It's jetted in from Apulia the second and fourth Friday of each month and lasts just a couple days. But burrata—fresh mozzarella on the outside, curd and butter within—makes any dairy hound raptuous. 250 grams $19.99. Cheese Boutique, 45 Ripley Ave., 416-762-6292.

            1. re: contadino
              estufarian RE: contadino Jul 11, 2008 08:20 AM

              Comment on 'legality'.
              It's only legal to be imported if the milk/cream it's made from is pasteurized. The original version (Italian) was made from unpasteurized cream, but all 'legal' imports come from pasteurized versions. The fat content is irrelevant.
              The 'pasteurization' requirement is 'theoretically' imposed because of the risk of "listeria" a bacterium that can be fatal - at least according to the FDA (US) and presumably Canadian equivalents.
              That sounds like a noble aim - EXCEPT I can find no case of unpasteurized cheeses leading to death from listeria. All of these have actually come from pasteurized cheeses (don't have the details at hand right now, but I believe in Canada this resulted from a listeria (or possibly salmonella) outbreak in Epoisses cheese which in France is unpasteurized, but the culprit imported version was pasteurized).
              Of course, more people die each year from eggs/chicken salmonella - but we have to protect the local, farm product producers from these tasty less dangerous imports!
              Rant over!

            2. s
              stapler RE: TOFoodFan Jul 10, 2008 05:32 PM

              La Fromagerie on College at Ossington has it. Go there right away!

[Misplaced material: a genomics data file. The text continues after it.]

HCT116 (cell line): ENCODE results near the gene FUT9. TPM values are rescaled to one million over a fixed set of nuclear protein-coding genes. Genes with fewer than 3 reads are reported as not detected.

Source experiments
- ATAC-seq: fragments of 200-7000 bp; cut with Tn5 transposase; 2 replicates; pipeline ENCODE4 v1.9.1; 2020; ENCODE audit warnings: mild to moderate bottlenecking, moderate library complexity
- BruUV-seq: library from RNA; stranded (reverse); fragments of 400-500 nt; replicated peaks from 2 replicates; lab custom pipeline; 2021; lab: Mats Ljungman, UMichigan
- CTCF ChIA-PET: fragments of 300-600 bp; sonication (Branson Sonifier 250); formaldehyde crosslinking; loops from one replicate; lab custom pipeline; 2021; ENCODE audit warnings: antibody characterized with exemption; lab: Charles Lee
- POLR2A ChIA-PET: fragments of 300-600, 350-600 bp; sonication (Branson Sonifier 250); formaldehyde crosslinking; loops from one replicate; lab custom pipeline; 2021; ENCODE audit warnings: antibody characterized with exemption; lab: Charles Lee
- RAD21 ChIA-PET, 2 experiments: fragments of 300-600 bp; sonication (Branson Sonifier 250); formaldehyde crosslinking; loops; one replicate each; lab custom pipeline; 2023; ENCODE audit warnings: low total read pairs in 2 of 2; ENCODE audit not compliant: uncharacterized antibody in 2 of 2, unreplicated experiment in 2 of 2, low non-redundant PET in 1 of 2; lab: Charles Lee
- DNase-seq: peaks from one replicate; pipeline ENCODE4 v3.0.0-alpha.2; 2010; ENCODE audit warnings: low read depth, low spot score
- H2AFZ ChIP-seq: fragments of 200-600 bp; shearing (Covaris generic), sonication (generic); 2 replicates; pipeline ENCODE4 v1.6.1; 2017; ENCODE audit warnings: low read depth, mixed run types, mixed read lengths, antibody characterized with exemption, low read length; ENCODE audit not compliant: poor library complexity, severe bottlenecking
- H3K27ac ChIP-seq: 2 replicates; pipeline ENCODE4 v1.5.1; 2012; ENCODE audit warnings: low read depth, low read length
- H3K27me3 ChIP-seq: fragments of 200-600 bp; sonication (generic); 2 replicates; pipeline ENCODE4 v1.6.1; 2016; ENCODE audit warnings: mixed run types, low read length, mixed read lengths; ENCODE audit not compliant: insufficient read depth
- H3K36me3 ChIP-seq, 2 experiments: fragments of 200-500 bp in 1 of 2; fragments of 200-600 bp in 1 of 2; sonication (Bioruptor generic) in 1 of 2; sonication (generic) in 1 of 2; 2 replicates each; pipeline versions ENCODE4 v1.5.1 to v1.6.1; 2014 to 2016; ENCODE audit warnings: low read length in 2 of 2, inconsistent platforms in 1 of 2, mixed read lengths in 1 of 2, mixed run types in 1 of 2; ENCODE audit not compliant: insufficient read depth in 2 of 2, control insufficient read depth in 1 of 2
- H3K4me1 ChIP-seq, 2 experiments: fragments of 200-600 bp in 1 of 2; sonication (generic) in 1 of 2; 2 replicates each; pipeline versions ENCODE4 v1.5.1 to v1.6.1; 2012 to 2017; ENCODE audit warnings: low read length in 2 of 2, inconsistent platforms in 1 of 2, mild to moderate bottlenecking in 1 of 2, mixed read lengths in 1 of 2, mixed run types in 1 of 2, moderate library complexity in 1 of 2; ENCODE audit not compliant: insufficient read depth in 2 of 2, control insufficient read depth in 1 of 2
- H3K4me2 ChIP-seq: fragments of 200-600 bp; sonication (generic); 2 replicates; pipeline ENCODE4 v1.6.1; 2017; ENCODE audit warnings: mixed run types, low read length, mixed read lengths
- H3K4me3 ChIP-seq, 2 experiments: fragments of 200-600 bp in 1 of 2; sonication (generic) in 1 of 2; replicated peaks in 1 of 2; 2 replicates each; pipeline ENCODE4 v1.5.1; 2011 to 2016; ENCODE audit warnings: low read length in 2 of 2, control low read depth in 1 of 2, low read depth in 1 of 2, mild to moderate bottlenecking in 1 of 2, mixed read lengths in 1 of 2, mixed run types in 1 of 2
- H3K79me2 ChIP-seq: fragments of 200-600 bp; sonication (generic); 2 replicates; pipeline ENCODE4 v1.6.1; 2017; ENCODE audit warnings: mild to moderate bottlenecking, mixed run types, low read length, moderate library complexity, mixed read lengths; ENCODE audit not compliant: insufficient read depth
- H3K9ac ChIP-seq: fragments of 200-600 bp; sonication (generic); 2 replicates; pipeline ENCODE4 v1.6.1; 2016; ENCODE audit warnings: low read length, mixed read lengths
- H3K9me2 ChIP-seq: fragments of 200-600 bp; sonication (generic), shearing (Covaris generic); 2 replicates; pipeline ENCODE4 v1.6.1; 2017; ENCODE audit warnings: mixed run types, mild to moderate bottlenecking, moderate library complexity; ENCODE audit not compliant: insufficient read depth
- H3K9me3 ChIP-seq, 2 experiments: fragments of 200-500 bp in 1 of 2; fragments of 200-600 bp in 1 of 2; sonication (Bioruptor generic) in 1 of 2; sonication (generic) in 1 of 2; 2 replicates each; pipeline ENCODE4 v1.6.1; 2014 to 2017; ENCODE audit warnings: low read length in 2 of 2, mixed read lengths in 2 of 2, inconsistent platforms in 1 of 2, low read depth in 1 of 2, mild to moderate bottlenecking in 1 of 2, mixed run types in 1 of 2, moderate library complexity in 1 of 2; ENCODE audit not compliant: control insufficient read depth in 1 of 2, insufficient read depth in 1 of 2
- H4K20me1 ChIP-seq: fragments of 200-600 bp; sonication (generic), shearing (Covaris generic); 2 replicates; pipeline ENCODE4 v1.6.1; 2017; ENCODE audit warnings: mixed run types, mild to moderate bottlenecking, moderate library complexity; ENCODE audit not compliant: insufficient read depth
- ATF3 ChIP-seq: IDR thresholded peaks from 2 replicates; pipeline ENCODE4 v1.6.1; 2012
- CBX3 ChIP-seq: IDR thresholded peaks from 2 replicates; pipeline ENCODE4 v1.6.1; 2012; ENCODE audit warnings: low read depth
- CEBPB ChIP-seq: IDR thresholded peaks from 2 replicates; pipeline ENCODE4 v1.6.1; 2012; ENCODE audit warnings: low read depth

1 Reply
              1. re: stapler
                pinstripeprincess RE: stapler Jul 11, 2008 11:12 AM

                do you know how frequently they have it and at what price? i've found their products to be on the higher end of the price scale though they're my only accessible downtown location for tasty pain perdu baguettes, which incidentally are actually well priced compared to the actual pain perdu location.

              2. h
                h2o RE: TOFoodFan Jul 10, 2008 06:49 PM

                I bought it 3 or 4 weeks ago at Alex Farms on Yonge north of Eglinton. They said they don't have it every week so you may want to call and ask. It was authentic, original tag in Italian attached, wrapped in green plastic leaves. Delicious fatty goodness. I had a "burrata" from Cheese Boutique recently and didn't realize until it was home that it was an Ontario version. We should have asked about the source since it was much cheaper, I assumed it was just going to be smaller. I'm all for local cheese but there was no comparison in taste, absolutely not even remotely worth the calories.

                1. Kagemusha RE: TOFoodFan Jul 11, 2008 06:02 AM

                  Try here:


                  7 Replies
                  1. re: Kagemusha
                    Non Doctor RE: Kagemusha Jul 11, 2008 07:58 AM

                    Afrim at The Cheese Boutique gave me some of the real deal a month or so ago and it rocked my world.

                    He only gets it in now and again though.

                    1. re: Non Doctor
                      Boodah RE: Non Doctor Nov 9, 2009 02:31 PM